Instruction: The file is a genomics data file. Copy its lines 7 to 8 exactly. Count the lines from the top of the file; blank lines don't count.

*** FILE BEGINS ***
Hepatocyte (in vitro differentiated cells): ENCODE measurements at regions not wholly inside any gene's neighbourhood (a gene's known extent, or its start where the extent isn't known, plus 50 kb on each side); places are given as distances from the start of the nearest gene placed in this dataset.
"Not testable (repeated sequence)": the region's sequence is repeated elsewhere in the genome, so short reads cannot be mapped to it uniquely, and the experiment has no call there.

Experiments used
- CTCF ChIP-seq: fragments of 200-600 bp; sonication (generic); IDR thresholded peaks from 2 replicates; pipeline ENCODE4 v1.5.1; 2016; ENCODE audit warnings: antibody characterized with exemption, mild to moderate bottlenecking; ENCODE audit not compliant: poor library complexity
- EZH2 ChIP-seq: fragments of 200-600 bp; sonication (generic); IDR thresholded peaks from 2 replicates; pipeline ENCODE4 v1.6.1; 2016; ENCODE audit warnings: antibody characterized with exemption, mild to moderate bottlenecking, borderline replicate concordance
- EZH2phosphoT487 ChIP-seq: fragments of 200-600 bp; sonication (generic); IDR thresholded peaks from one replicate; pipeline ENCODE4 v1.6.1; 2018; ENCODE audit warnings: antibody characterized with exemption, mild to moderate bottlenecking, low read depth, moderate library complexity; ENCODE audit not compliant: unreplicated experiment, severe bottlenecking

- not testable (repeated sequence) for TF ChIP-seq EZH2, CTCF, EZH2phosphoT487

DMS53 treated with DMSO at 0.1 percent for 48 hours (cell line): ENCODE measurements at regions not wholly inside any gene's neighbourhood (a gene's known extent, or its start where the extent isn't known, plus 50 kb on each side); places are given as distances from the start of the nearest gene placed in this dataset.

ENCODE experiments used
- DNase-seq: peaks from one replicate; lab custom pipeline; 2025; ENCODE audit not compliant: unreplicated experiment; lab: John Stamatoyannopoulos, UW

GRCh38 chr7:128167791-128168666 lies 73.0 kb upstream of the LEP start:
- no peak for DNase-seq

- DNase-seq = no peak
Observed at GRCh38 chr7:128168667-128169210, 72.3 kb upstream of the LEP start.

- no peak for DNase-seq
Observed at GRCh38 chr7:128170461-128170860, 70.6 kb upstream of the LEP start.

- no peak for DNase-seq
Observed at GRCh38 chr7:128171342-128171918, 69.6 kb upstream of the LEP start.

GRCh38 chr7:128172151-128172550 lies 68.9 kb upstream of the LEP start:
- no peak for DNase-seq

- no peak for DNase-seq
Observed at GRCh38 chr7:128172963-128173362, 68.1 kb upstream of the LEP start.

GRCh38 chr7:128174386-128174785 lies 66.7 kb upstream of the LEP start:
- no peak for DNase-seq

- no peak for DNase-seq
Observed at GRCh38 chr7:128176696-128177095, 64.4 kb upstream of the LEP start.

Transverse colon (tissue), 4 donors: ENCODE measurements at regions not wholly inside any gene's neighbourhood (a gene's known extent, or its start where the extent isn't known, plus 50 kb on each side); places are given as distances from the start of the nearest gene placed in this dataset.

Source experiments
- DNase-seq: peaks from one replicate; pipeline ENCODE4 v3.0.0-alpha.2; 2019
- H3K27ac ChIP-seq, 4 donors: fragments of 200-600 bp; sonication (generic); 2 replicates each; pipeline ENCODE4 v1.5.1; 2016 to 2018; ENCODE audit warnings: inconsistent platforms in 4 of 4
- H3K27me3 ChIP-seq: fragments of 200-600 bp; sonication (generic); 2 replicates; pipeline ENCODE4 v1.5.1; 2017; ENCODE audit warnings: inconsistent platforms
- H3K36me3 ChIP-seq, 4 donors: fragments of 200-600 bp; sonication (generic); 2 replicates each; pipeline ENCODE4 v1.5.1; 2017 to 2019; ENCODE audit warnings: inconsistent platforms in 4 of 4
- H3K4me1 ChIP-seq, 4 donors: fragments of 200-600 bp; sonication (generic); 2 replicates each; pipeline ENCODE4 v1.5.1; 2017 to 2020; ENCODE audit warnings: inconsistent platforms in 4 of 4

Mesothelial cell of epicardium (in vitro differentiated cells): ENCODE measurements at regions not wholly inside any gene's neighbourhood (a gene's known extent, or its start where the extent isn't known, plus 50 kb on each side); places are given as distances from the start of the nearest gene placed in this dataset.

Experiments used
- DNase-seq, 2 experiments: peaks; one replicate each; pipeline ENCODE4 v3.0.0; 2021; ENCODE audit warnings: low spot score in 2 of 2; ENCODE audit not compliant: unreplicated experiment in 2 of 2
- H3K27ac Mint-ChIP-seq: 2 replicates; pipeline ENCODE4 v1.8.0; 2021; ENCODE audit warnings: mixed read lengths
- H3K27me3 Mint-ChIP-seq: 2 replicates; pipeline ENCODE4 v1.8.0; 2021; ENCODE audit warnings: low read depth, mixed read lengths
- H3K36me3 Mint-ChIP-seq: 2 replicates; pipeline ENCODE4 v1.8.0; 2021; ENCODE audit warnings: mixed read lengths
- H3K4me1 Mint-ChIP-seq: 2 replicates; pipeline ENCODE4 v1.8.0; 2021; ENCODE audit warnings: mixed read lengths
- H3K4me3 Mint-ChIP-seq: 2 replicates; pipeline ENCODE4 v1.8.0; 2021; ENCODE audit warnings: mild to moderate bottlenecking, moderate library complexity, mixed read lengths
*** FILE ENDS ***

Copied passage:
- not testable (repeated sequence) for TF ChIP-seq EZH2, CTCF, EZH2phosphoT487

DMS53 treated with DMSO at 0.1 percent for 48 hours (cell line): ENCODE measurements at regions not wholly inside any gene's neighbourhood (a gene's known extent, or its start where the extent isn't known, plus 50 kb on each side); places are given as distances from the start of the nearest gene placed in this dataset.